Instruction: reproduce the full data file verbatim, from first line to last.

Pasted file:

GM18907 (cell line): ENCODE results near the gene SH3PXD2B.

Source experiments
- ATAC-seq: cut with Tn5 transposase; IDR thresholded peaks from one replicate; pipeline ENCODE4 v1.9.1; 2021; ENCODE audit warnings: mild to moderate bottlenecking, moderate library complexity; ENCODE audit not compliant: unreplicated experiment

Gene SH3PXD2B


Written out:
GM18907 (cell line): ENCODE results near the gene SH3PXD2B.

Source experiments
- ATAC-seq: cut with Tn5 transposase; IDR thresholded peaks from one replicate; pipeline ENCODE4 v1.9.1; 2021; ENCODE audit warnings: mild to moderate bottlenecking, moderate library complexity; ENCODE audit not compliant: unreplicated experiment

Gene SH3PXD2B